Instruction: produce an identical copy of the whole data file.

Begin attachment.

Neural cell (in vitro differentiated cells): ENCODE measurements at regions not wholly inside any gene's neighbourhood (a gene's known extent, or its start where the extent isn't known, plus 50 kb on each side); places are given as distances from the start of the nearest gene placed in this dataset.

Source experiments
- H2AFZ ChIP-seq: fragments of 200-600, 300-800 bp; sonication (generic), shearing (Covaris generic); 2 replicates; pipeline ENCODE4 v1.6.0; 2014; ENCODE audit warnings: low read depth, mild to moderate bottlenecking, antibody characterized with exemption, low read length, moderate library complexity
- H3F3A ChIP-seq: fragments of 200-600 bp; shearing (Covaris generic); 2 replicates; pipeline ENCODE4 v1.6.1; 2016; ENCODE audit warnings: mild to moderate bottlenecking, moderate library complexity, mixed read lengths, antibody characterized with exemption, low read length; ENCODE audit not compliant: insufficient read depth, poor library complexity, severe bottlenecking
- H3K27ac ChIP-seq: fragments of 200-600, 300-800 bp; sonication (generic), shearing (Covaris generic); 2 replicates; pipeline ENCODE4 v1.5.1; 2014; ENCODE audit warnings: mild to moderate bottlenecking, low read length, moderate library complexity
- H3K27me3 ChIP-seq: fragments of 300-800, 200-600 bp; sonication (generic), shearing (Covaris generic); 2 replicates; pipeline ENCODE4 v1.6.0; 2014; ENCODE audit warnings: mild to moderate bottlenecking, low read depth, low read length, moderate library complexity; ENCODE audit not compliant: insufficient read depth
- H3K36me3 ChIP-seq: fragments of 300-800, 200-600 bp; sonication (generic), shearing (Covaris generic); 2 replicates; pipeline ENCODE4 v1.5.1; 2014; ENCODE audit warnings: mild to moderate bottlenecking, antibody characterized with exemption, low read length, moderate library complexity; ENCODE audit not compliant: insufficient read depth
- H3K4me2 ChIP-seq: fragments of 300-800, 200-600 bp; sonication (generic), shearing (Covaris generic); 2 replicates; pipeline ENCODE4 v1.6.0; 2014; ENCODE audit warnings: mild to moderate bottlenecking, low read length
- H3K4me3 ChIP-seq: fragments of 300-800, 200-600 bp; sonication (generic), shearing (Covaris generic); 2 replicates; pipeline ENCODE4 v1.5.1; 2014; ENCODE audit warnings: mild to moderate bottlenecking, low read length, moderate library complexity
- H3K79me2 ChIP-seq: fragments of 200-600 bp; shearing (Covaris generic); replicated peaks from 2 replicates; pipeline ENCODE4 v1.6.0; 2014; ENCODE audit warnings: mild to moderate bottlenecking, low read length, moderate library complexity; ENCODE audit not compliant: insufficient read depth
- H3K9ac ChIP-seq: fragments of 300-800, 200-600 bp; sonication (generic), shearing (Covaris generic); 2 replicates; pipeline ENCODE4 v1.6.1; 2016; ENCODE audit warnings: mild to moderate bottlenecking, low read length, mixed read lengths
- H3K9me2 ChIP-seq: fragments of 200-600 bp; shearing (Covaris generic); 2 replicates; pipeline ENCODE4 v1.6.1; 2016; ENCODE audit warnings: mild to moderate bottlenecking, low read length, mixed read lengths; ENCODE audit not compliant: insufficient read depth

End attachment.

Neural cell (in vitro differentiated cells): ENCODE measurements at regions not wholly inside any gene's neighbourhood (a gene's known extent, or its start where the extent isn't known, plus 50 kb on each side); places are given as distances from the start of the nearest gene placed in this dataset.

Source experiments
- H2AFZ ChIP-seq: fragments of 200-600, 300-800 bp; sonication (generic), shearing (Covaris generic); 2 replicates; pipeline ENCODE4 v1.6.0; 2014; ENCODE audit warnings: low read depth, mild to moderate bottlenecking, antibody characterized with exemption, low read length, moderate library complexity
- H3F3A ChIP-seq: fragments of 200-600 bp; shearing (Covaris generic); 2 replicates; pipeline ENCODE4 v1.6.1; 2016; ENCODE audit warnings: mild to moderate bottlenecking, moderate library complexity, mixed read lengths, antibody characterized with exemption, low read length; ENCODE audit not compliant: insufficient read depth, poor library complexity, severe bottlenecking
- H3K27ac ChIP-seq: fragments of 200-600, 300-800 bp; sonication (generic), shearing (Covaris generic); 2 replicates; pipeline ENCODE4 v1.5.1; 2014; ENCODE audit warnings: mild to moderate bottlenecking, low read length, moderate library complexity
- H3K27me3 ChIP-seq: fragments of 300-800, 200-600 bp; sonication (generic), shearing (Covaris generic); 2 replicates; pipeline ENCODE4 v1.6.0; 2014; ENCODE audit warnings: mild to moderate bottlenecking, low read depth, low read length, moderate library complexity; ENCODE audit not compliant: insufficient read depth
- H3K36me3 ChIP-seq: fragments of 300-800, 200-600 bp; sonication (generic), shearing (Covaris generic); 2 replicates; pipeline ENCODE4 v1.5.1; 2014; ENCODE audit warnings: mild to moderate bottlenecking, antibody characterized with exemption, low read length, moderate library complexity; ENCODE audit not compliant: insufficient read depth
- H3K4me2 ChIP-seq: fragments of 300-800, 200-600 bp; sonication (generic), shearing (Covaris generic); 2 replicates; pipeline ENCODE4 v1.6.0; 2014; ENCODE audit warnings: mild to moderate bottlenecking, low read length
- H3K4me3 ChIP-seq: fragments of 300-800, 200-600 bp; sonication (generic), shearing (Covaris generic); 2 replicates; pipeline ENCODE4 v1.5.1; 2014; ENCODE audit warnings: mild to moderate bottlenecking, low read length, moderate library complexity
- H3K79me2 ChIP-seq: fragments of 200-600 bp; shearing (Covaris generic); replicated peaks from 2 replicates; pipeline ENCODE4 v1.6.0; 2014; ENCODE audit warnings: mild to moderate bottlenecking, low read length, moderate library complexity; ENCODE audit not compliant: insufficient read depth
- H3K9ac ChIP-seq: fragments of 300-800, 200-600 bp; sonication (generic), shearing (Covaris generic); 2 replicates; pipeline ENCODE4 v1.6.1; 2016; ENCODE audit warnings: mild to moderate bottlenecking, low read length, mixed read lengths
- H3K9me2 ChIP-seq: fragments of 200-600 bp; shearing (Covaris generic); 2 replicates; pipeline ENCODE4 v1.6.1; 2016; ENCODE audit warnings: mild to moderate bottlenecking, low read length, mixed read lengths; ENCODE audit not compliant: insufficient read depth